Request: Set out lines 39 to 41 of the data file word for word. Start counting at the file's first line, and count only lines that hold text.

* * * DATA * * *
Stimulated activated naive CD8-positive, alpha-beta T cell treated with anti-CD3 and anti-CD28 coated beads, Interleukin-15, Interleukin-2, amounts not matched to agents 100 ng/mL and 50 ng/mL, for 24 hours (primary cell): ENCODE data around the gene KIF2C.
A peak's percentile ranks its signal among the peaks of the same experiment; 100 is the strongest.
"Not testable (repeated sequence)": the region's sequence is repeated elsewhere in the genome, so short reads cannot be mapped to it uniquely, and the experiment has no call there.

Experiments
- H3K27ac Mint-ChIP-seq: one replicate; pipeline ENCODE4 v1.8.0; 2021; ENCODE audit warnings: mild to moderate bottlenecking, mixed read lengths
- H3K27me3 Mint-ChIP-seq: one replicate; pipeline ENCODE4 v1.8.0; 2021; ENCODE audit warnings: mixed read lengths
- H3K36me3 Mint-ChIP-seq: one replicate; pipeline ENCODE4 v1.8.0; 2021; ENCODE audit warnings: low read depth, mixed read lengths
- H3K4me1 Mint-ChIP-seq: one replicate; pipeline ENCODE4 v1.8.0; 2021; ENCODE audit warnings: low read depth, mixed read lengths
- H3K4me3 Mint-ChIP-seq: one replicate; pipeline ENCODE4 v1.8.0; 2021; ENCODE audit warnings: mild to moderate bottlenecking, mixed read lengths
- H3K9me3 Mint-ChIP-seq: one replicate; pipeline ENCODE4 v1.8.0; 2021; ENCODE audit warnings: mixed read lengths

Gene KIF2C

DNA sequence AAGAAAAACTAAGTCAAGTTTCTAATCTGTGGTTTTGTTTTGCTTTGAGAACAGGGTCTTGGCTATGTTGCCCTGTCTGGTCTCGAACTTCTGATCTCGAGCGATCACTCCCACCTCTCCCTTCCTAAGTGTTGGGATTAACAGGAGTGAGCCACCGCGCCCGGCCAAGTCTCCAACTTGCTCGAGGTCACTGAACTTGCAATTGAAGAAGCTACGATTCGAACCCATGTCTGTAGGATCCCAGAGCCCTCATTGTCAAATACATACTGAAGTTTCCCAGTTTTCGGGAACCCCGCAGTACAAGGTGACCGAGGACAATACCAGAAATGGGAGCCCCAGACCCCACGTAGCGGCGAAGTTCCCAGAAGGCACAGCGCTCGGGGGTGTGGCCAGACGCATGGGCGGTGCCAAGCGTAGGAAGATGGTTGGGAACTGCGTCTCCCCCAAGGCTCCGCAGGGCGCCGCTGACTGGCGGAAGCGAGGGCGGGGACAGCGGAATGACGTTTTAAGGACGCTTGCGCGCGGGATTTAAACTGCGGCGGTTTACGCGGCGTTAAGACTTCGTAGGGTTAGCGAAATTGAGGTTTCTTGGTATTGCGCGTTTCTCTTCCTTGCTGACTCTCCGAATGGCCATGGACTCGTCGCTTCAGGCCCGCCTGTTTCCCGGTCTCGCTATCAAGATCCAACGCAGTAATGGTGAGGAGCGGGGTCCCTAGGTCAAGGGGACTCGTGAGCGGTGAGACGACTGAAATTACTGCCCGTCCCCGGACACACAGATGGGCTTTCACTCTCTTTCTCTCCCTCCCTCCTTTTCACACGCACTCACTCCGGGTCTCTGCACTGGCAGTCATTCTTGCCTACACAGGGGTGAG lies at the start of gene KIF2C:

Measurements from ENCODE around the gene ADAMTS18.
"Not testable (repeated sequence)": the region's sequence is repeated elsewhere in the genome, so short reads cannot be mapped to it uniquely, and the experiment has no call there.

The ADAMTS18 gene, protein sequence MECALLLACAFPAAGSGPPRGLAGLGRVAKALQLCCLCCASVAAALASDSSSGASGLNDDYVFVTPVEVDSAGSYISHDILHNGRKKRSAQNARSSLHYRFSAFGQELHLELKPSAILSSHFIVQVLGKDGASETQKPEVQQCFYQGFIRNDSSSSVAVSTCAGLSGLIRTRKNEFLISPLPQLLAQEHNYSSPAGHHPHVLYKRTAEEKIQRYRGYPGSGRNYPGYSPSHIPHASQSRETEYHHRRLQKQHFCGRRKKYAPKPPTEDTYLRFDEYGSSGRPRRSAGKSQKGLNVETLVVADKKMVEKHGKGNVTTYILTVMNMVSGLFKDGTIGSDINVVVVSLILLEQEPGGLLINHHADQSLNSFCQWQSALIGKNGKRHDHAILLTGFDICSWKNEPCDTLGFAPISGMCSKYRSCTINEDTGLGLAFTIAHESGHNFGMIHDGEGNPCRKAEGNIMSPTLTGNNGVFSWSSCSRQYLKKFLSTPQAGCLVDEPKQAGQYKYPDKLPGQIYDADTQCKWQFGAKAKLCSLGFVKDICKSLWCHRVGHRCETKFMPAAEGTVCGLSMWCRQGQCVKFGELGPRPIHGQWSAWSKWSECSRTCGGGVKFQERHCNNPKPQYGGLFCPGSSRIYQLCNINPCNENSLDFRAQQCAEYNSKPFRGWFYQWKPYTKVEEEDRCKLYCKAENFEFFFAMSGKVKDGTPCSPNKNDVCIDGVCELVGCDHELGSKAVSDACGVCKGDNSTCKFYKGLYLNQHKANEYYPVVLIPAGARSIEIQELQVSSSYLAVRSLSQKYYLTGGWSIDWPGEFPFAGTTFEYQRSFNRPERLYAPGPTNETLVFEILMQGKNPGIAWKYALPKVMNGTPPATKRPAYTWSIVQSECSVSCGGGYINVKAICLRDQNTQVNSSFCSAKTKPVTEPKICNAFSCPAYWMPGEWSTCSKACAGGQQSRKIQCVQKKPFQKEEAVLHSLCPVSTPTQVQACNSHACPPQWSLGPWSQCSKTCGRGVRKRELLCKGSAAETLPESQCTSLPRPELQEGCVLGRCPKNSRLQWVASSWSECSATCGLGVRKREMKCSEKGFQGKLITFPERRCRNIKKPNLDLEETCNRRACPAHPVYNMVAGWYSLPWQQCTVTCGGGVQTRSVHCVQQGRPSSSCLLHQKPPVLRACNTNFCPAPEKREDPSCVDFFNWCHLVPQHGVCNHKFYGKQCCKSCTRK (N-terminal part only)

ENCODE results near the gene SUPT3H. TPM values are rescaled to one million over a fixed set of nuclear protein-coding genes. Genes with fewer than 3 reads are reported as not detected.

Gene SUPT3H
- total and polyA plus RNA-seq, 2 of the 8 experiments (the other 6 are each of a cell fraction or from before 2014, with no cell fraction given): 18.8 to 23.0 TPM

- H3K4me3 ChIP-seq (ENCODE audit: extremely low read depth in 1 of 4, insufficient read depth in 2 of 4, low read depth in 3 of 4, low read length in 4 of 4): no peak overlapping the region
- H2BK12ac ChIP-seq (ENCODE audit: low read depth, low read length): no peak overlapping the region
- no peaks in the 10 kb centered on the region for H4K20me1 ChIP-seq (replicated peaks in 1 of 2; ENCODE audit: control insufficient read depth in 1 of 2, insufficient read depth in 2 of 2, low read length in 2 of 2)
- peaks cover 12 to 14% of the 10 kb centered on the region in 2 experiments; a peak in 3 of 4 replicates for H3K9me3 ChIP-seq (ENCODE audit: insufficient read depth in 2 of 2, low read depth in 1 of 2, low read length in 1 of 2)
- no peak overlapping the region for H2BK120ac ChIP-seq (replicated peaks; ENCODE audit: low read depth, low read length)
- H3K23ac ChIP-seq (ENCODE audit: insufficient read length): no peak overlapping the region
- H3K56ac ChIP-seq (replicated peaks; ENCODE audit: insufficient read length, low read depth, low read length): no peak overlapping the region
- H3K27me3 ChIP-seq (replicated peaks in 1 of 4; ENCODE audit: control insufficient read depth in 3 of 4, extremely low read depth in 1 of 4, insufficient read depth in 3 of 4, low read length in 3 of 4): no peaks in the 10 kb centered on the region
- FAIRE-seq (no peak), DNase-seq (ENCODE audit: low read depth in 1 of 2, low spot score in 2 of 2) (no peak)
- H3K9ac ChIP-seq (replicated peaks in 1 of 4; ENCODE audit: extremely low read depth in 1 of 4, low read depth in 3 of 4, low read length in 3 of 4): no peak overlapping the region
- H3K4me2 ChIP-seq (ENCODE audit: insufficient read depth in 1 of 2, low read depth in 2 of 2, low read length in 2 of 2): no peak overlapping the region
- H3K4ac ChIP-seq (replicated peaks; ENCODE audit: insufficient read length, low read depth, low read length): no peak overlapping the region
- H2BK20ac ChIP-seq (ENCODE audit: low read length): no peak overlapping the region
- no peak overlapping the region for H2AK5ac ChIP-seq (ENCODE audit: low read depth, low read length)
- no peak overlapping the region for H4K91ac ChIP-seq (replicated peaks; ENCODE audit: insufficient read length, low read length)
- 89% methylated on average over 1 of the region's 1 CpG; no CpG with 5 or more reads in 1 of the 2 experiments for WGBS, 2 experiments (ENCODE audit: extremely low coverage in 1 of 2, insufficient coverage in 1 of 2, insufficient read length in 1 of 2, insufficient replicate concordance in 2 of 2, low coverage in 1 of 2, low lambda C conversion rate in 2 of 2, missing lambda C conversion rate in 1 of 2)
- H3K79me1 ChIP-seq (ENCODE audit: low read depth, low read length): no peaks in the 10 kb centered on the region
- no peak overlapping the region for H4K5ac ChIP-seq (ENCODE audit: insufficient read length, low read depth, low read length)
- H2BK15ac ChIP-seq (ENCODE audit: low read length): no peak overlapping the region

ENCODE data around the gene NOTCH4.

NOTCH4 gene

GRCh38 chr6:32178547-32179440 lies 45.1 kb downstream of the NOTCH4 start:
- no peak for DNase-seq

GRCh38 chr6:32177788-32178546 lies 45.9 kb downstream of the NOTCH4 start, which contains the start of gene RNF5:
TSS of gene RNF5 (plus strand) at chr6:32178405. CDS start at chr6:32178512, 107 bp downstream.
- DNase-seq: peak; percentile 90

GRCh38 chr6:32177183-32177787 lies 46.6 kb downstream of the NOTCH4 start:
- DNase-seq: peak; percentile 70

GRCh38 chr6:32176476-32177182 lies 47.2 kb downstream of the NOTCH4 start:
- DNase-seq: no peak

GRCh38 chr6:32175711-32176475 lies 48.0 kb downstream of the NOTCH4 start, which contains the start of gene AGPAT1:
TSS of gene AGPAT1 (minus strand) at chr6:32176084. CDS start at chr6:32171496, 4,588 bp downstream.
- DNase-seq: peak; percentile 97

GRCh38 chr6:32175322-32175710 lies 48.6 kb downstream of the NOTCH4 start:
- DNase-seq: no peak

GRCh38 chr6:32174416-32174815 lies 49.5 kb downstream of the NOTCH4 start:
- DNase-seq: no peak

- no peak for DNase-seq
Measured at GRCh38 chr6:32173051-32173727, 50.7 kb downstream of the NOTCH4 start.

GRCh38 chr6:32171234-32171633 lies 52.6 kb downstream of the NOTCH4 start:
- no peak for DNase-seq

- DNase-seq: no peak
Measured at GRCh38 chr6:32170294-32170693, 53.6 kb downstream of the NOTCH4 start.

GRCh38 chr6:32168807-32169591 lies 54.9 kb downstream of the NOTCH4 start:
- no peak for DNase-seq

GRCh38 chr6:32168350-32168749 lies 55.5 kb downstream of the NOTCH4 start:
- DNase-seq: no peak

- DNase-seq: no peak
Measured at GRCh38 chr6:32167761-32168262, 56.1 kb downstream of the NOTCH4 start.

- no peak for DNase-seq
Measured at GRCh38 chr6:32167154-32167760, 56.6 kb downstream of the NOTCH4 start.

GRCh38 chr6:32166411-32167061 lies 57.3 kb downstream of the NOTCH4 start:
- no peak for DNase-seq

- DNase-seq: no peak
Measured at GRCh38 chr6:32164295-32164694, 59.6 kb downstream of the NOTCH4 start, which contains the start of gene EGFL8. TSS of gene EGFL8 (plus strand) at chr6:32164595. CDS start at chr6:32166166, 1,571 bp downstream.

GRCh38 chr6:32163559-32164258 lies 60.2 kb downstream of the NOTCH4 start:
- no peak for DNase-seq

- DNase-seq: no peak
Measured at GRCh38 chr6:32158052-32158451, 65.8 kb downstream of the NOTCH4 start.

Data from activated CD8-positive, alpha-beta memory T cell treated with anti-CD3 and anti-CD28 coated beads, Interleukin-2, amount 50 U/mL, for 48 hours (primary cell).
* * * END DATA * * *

NOTCH4 gene

GRCh38 chr6:32178547-32179440 lies 45.1 kb downstream of the NOTCH4 start:
- no peak for DNase-seq